The Addition of Beta-hydroxy-beta-methylbutyrate and Isomaltulose to Whey Protein Improves Recovery from Highly Demanding Resistance Exercise

William J. Kraemer, David R. Hooper, Tunde K. Szivak, Brian R. Kupchak, Courtenay Dunn-Lewis, Brett A. Comstock, Shawn D. Flanagan, David P. Looney, Adam J. Sterczala, William H. DuPont, J. Luke Pryor, Hiu Ying Luk, Jesse Maladoungdock, Danielle McDermott, Jeff S. Volek, Carl M. Maresh

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10 Scopus citations

Abstract

Objective: This study evaluated whether a combination of whey protein (WP), calcium beta-hydroxy-beta-methylbutyrate (HMB), and carbohydrate exert additive effects on recovery from highly demanding resistance exercise. Methods: Thirteen resistance-trained men (age: 22.6 ± 3.9 years; height: 175.3 ± 12.2 cm; weight: 86.2 ± 9.8 kg) completed a double-blinded, counterbalanced, within-group study. Subjects ingested EAS Recovery Protein (RP; EAS Sports Nutrition/Abbott Laboratories, Columbus, OH) or WP twice daily for 2 weeks prior to, during, and for 2 days following 3 consecutive days of intense resistance exercise. The workout sequence included heavy resistance exercise (day 1) and metabolic resistance exercise (days 2 and 3). The subjects performed no physical activity during day 4 (+24 hours) and day 5 (+48 hours), where recovery testing was performed. Before, during, and following the 3 workouts, treatment outcomes were evaluated using blood-based muscle damage markers and hormones, perceptual measures of muscle soreness, and countermovement jump performance. Results: Creatine kinase was lower for the RP treatment on day 2 (RP: 166.9 ± 56.4 vs WP: 307.1 ± 125.2 IU · L−1, p ≤ 0.05), day 4 (RP: 232.5 ± 67.4 vs WP: 432.6 ± 223.3 IU · L−1, p ≤ 0.05), and day 5 (RP: 176.1 ± 38.7 vs 264.5 ± 120.9 IU · L−1, p ≤ 0.05). Interleukin-6 was lower for the RP treatment on day 4 (RP: 1.2 ± 0.2 vs WP: 1.6 ± 0.6 pg · ml−1, p ≤ 0.05) and day 5 (RP: 1.1 ± 0.2 vs WP: 1.6 ± 0.4 pg · ml−1, p ≤ 0.05). Muscle soreness was lower for RP treatment on day 4 (RP: 2.0 ± 0.7 vs WP: 2.8 ± 1.1 cm, p ≤ 0.05). Vertical jump power was higher for the RP treatment on day 4 (RP: 5983.2 ± 624 vs WP 5303.9 ± 641.7 W, p ≤ 0.05) and day 5 (RP: 5792.5 ± 595.4 vs WP: 5200.4 ± 501 W, p ≤ 0.05). Conclusions: Our findings suggest that during times of intense conditioning, the recovery benefits of WP are enhanced with the addition of HMB and a slow-release carbohydrate. We observed reductions in markers of muscle damage and improved athletic performance.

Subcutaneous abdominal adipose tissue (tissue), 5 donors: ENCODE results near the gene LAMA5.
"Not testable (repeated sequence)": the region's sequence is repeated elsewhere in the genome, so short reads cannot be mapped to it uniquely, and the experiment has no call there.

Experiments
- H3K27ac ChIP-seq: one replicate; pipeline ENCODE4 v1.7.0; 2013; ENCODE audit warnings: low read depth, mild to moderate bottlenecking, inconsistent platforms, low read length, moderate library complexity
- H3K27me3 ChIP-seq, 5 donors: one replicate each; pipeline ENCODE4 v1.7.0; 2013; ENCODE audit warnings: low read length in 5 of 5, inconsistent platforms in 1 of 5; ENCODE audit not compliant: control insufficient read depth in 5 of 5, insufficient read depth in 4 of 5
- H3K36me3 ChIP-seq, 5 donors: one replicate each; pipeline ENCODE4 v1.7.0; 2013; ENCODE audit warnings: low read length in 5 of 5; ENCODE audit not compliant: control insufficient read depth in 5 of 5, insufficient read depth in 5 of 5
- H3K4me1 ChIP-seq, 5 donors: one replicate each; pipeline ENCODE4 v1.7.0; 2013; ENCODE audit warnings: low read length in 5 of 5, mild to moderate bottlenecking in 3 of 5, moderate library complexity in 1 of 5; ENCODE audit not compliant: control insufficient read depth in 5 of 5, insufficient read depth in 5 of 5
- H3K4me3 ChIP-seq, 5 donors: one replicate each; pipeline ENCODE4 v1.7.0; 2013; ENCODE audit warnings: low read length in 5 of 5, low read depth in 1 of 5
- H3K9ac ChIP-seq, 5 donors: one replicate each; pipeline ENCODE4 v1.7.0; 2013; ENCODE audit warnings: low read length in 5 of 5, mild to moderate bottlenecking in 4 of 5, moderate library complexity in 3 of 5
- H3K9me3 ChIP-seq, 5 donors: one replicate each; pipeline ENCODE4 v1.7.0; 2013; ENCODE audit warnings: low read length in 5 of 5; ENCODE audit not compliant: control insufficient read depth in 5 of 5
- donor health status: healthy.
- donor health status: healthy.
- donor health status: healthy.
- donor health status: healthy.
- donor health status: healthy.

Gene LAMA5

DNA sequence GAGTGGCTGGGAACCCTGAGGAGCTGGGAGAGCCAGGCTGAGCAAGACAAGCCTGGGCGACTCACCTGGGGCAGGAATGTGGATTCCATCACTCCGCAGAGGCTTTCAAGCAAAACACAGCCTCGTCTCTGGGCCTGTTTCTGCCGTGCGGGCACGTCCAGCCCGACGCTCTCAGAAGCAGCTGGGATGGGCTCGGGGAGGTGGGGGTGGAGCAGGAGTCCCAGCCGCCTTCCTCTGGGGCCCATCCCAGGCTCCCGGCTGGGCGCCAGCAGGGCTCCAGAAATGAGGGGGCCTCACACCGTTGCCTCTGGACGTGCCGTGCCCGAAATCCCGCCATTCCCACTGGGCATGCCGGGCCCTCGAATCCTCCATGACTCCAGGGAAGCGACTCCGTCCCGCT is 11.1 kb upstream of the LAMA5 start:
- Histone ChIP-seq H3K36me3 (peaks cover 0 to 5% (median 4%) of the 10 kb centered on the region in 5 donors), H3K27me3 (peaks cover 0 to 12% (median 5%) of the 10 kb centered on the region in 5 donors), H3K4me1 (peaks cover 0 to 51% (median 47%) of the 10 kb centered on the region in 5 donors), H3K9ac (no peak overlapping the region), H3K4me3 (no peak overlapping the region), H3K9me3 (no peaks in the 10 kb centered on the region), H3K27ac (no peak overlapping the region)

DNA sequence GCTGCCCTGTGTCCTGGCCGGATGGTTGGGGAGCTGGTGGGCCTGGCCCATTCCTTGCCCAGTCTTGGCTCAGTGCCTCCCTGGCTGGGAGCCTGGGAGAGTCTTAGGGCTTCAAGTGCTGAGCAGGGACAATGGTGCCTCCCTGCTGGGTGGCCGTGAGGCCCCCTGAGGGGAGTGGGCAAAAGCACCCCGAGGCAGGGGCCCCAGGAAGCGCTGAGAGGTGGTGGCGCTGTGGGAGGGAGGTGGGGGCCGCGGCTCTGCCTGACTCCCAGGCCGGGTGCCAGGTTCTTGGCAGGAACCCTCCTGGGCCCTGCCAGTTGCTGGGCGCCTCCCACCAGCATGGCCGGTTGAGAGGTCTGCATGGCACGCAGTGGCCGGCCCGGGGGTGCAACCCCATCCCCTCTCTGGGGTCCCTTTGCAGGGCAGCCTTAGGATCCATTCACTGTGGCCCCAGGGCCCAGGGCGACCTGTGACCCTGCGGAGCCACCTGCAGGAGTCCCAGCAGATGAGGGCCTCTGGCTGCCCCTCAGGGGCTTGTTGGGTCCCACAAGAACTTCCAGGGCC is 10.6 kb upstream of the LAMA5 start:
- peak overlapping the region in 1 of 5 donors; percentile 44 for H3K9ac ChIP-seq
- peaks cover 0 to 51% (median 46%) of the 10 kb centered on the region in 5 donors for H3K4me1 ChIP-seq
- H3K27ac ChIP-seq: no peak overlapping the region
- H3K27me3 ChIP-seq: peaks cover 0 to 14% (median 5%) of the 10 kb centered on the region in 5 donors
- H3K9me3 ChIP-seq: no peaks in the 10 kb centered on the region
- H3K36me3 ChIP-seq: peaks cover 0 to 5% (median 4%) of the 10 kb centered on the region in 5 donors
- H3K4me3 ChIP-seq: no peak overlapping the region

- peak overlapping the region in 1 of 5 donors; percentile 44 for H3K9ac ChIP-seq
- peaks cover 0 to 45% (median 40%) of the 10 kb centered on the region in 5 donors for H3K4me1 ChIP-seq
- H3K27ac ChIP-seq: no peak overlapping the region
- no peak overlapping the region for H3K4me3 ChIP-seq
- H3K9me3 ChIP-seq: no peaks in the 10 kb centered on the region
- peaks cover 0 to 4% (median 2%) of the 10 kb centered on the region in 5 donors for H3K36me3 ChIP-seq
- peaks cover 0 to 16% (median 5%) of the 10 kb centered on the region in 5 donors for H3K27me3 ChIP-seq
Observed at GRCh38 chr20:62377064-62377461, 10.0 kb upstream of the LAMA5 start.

Original languageEnglish
Pages (from-to)91-99
Number of pages9
JournalJournal of the American College of Nutrition
Volume34
Issue number2
DOIs
StatePublished - Mar 4 2015

Keywords

  • HMB
  • carbohydrate
  • exercise
  • muscle damage
  • resistance training
  • whey protein

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    Kraemer, W. J., Hooper, D. R., Szivak, T. K., Kupchak, B. R., Dunn-Lewis, C., Comstock, B. A., Flanagan, S. D., Looney, D. P., Sterczala, A. J., DuPont, W. H., Pryor, J. L., Luk, H. Y., Maladoungdock, J., McDermott, D., Volek, J. S., & Maresh, C. M. (2015). The Addition of Beta-hydroxy-beta-methylbutyrate and Isomaltulose to Whey Protein Improves Recovery from Highly Demanding Resistance Exercise. Journal of the American College of Nutrition, 34(2), 91-99. https://doi.org/10.1080/07315724.2014.938790